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schools be discussed at these meetings, and any useful proposals be suggested on the subject,
7. That the objects of charity proposed, and all the proceedings of this meeting, be laid before the Rev. Mr. Ormerod for his approbation.
8. That any ladies not wishing to join this Society, but at the same time being desirous to contribute to the fund for the benefit of the poor, be requested to send their subscription to Mrs. Ormerod; and if they desire any particular mode of employing it, they signify the same in writing.
13th Feb. 1805.
The following Paper is the production of our
late excellent friend, Mr. Gilpin. We have in
serted it in the Appendlx, in order that the members of the Society and others may be enabled, if they think fit, to print and distribute it among their poor neighbours.
An old man, whose name was Jonas Hobson, had supported a large family with industry; and had endeavoured to bring them up in the fear of God. He instructed them with all the knowledge he had himself, but chiefly gave them that best instruction,-a good example. He went constantly to church, read his Bible. on Sundays, was gentle and kind to every body; was never known either to swear or to get drunk, and prayed morning and evening, for God's blessing on himself and his family.
Being worn out at length by age and hard labour, and finding death approaching, he called his sons together, who were now young men, and raising himself in his bed, he thus spoke to them:
"What little advice I could give you, my
dear children, has, I hope, by the blessing of God, kept you, thus far, honest and sober., I am now going to be removed from you; and as I have no, worldly goods to leave among you, I have called you round my death bed, to
give you my last blessing and advice; which will be a better legacy to you, if you will keep it, than if I had left you my house full of riches.
"This is a very wicked place in which you live. People seem to have lost all fear of God. What swearing, what drinking, what lying, and wickedness, of all kinds do we see! when I was young, there were no such doings. The church was then followed more, and the alehouse less. Justices, then, would not suffer such shameful work; and inn-keepers durst not entertain a guest in church time.
"But now, as if ale-houses were not enough, what a number of wicked pot-houses has the devil set up in every part of the parish! Good Lord! it is enough to make one's hair stand on end, to hear of such doings. There is hardly a part of the parish, where you may not find one of these bad houses. Here the devil keeps school. Here he gets together wicked people; who draw in poor lads, and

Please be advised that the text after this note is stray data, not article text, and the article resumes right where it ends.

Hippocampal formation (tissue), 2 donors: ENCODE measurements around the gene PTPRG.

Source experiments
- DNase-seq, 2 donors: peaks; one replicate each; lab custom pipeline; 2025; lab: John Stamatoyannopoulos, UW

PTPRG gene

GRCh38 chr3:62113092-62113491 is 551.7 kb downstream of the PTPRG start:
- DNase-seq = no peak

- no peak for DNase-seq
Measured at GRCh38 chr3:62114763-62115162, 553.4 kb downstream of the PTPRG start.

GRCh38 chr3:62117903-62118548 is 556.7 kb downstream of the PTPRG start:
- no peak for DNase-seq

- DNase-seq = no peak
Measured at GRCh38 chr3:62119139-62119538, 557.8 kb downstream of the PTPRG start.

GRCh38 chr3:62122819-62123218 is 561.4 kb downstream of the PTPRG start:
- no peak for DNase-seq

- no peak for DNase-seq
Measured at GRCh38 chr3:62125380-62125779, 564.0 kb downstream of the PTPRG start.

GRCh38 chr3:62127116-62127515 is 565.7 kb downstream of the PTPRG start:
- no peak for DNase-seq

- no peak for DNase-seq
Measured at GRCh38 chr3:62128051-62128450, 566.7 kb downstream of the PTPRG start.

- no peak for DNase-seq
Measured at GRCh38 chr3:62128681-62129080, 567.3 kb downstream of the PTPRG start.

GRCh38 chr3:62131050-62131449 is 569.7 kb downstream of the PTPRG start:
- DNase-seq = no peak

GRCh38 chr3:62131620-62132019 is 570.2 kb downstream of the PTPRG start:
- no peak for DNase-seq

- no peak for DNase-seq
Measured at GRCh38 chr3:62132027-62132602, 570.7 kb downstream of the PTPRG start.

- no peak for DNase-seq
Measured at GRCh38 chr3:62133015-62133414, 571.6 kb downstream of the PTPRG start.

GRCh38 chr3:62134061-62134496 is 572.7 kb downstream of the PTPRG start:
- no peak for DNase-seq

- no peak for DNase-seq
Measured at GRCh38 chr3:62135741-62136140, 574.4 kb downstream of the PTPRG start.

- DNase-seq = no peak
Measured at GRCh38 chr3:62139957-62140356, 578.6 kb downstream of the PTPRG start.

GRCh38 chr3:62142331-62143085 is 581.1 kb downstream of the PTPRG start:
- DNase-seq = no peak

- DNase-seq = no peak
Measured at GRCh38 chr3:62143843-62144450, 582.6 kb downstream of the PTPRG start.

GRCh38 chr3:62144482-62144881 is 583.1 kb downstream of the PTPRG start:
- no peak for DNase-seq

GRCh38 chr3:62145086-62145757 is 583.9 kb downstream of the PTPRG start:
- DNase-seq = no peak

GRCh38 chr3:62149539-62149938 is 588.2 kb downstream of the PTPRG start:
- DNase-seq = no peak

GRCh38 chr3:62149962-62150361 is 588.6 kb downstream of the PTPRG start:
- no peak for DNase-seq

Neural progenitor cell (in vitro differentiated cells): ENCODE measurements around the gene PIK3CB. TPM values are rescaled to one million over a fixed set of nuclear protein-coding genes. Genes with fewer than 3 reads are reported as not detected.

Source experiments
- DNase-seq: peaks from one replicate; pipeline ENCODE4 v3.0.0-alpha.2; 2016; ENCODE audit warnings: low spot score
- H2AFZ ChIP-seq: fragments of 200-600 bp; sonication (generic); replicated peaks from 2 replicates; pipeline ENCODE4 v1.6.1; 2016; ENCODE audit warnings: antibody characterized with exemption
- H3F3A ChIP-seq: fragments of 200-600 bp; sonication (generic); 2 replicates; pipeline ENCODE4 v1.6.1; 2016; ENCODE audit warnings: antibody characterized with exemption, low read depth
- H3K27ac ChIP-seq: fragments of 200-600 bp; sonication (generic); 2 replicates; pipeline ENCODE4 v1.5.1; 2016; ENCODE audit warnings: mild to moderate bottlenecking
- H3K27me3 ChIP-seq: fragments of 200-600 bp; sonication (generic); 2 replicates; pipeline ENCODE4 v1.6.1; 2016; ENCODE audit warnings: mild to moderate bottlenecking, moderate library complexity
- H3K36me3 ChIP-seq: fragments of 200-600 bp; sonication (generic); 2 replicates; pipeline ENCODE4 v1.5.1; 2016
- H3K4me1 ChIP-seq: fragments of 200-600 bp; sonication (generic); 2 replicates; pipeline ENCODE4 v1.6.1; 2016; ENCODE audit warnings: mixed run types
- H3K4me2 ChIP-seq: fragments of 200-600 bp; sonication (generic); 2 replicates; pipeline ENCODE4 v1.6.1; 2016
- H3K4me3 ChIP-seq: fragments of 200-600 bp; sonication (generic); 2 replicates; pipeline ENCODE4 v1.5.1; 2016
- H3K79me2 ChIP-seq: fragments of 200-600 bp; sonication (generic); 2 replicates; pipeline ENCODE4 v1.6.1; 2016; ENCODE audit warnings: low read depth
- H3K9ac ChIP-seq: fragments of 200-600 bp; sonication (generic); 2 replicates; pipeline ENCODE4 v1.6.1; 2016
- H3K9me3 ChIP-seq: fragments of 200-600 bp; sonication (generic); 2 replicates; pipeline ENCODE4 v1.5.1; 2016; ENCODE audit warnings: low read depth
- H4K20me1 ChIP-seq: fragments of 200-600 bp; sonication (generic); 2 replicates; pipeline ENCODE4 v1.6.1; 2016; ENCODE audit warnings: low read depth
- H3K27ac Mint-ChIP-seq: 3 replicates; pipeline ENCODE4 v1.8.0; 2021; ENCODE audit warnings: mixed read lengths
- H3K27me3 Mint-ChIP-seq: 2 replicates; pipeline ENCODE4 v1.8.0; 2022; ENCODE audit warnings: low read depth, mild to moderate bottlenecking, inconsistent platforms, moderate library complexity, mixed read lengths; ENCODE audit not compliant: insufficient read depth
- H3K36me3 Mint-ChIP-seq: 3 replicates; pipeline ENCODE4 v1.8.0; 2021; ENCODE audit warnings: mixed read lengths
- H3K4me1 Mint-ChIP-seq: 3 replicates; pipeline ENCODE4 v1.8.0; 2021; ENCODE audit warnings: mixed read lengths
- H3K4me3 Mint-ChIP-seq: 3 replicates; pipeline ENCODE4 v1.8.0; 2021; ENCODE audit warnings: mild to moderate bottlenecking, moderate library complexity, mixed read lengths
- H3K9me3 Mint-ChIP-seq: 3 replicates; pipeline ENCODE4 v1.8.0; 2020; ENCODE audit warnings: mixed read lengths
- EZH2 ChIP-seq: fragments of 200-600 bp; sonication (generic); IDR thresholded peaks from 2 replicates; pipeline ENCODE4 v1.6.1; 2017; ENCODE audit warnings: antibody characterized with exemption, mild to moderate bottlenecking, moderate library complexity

teach them to curse and to swear; to go after cock-fights and barrels of beer; and to neglect both their business and their church. Good Lord! I often wonder the earth does not open and swallow them up; as you read in the Bible it once swallowed up some wicked people.
"I have often, my dear sons, warned you against these vile houses; and I believe you have yet never frequented them. But I am now going to leave you. What temptations you may afterwards meet with, God knows ; but, I hope, my dying words will sink deep into you. Depend upon it, these bad houses are the beginning of all wickedness. Many a poor lad might have done well, if he had not been drawn into these wicked places.
"Look at those, I beseech you, who frequent them. You will always find them idle profligate people; esteemed by nobody, and doing good to nobody; suffering their poor families, if they have any, to grow up in rags and nastiness.
"Then again, look at those who frequent the church. Generally speaking, you will see them orderly industrious people, who have either led good lives, or have left off their wickedness and become good,
"I beg of you, therefore, my dear sons, and charge you, on my blessing, that, while you live in this world, you will observe these two things: FOLLOW THE CHURCH, and Avoid THE POT HOUSE. You will then be in the way of learning good, and out of the way of learning evil. And, though you have but little of this world's wealth, I hope God's blessing will attend you, and, when this world ends, he will carry you to a better."
The old man, having said these words, shook his sons affectionately by the hand, prayed for God's blessing upon them; and then desired that nobody might interrupt him in his last moments. He then turned his face to the wall, lay quiet and composed; was often seen to lift his hand gently to heaven, and once or twice to stretch it out, and grasp the hands of his sons, who sat round him in silent sorrow. Thus he lay about two hours; and breathed out his pious soul at nine o'clock that evening.
He had been so good a man, that the parson, without being desired, gave him a fine character on Sunday: and, as they were going out of church, one of the people said, he wished that character was his. The parson, overhearing him, turned round and asked, Why then Thomas